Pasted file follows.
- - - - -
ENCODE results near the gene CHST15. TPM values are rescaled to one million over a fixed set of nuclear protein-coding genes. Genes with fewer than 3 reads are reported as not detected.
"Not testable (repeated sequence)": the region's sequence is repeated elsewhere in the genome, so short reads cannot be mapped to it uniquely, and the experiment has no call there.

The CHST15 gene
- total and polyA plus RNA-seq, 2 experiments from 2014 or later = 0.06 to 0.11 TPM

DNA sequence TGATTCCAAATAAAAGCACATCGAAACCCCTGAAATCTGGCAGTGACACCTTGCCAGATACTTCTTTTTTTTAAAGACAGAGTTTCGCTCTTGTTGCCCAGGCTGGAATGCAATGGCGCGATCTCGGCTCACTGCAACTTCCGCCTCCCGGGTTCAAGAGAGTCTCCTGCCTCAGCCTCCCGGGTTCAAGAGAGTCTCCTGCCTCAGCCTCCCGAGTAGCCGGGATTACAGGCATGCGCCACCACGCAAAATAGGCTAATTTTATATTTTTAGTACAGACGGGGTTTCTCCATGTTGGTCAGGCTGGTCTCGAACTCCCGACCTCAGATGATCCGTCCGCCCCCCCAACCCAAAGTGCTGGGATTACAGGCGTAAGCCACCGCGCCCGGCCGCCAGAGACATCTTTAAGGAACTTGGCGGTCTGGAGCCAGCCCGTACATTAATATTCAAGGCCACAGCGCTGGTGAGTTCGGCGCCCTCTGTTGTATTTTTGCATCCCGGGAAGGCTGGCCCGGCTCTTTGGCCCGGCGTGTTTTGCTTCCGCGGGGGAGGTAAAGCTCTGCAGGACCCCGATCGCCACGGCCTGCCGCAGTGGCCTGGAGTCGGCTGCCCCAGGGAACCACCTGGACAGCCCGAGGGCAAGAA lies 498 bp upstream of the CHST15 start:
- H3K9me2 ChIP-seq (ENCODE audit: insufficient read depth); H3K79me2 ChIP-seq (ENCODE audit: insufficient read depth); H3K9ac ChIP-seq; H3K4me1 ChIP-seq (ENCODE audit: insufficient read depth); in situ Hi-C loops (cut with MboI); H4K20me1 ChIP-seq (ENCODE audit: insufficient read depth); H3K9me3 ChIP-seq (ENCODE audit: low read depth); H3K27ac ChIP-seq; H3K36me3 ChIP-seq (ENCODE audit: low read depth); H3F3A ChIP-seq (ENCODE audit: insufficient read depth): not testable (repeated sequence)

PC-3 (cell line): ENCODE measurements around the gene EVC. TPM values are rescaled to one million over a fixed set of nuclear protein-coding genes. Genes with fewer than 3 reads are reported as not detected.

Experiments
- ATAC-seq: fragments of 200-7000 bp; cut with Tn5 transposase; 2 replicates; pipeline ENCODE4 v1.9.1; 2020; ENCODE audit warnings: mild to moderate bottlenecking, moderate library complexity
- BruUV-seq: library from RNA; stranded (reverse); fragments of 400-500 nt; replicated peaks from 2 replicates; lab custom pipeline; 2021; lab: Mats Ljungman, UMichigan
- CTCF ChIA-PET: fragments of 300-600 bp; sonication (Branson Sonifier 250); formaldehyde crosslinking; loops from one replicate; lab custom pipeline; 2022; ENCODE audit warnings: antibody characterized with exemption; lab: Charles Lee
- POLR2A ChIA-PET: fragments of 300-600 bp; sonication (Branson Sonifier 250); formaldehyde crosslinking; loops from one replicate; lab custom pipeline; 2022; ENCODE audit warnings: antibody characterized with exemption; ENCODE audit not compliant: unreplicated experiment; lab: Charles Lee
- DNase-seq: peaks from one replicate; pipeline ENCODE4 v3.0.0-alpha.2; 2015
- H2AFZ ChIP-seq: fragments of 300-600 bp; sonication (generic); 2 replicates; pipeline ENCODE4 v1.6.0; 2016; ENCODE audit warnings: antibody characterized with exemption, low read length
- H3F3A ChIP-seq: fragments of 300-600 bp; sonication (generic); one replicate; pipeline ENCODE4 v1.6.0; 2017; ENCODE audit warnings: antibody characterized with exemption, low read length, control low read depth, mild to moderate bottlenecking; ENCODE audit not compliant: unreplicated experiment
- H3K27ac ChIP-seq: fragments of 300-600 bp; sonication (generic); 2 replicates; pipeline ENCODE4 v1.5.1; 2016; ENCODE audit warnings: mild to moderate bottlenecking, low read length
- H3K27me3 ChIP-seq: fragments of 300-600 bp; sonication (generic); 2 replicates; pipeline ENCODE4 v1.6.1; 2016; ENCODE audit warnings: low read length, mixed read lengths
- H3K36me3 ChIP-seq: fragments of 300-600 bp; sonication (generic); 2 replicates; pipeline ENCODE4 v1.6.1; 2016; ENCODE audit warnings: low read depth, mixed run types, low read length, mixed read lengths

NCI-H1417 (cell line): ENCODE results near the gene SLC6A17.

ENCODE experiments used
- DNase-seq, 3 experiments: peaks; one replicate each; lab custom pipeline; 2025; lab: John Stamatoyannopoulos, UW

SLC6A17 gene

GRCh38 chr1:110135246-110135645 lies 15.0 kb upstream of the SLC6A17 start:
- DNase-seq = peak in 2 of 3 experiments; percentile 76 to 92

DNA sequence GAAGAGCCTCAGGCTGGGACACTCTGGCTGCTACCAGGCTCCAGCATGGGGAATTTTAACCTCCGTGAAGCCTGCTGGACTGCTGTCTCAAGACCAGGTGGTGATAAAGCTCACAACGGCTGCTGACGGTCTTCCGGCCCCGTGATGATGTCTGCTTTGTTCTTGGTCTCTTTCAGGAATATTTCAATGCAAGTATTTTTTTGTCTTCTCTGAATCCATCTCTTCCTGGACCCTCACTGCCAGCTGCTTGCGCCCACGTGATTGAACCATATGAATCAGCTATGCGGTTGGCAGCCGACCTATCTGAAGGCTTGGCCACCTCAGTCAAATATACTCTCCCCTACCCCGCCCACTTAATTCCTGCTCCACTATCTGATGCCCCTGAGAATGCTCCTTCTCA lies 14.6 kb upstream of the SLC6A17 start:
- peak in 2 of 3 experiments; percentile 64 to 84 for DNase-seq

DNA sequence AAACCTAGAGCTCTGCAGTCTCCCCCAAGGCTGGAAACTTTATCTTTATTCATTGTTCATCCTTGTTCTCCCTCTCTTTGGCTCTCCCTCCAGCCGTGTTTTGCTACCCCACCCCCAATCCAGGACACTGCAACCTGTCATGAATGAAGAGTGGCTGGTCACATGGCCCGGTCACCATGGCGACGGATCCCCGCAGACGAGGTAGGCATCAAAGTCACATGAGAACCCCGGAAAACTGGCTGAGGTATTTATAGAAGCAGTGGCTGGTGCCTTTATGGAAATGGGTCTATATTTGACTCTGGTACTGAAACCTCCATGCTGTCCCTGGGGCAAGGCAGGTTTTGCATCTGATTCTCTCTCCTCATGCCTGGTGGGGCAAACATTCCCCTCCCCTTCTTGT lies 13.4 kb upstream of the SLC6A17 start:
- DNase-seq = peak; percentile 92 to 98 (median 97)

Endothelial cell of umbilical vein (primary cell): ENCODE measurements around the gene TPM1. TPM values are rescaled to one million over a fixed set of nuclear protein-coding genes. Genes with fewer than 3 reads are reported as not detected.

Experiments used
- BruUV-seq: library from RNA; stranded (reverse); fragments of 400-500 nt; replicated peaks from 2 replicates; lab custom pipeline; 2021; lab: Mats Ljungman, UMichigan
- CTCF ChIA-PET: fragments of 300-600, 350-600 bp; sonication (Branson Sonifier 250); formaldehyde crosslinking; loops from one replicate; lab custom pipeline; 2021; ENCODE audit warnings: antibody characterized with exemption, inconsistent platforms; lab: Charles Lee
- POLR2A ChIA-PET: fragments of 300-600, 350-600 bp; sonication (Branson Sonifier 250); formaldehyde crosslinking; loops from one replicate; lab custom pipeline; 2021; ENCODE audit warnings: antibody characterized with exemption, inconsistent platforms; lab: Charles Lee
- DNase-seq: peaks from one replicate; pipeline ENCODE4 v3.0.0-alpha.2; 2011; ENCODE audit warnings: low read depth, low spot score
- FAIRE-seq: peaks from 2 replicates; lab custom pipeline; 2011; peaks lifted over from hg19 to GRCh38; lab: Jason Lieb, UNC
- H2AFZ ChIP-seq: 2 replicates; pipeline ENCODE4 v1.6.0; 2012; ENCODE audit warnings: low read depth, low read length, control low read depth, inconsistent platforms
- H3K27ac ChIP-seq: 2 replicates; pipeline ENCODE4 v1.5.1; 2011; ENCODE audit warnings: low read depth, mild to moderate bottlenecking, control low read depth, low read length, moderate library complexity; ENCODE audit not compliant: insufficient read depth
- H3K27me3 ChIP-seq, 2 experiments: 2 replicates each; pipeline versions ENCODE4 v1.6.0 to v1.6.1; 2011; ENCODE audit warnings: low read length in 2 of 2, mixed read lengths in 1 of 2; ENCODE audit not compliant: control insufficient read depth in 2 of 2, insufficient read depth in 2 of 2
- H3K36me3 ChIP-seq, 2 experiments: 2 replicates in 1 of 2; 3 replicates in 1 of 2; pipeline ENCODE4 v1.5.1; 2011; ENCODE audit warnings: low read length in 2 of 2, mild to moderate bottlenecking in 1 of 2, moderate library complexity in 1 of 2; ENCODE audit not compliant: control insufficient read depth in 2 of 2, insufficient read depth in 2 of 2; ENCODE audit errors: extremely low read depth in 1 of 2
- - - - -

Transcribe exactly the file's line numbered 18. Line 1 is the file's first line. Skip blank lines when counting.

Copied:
- H3K36me3 ChIP-seq: fragments of 300-600 bp; sonication (generic); 2 replicates; pipeline ENCODE4 v1.6.1; 2016; ENCODE audit warnings: low read depth, mixed run types, low read length, mixed read lengths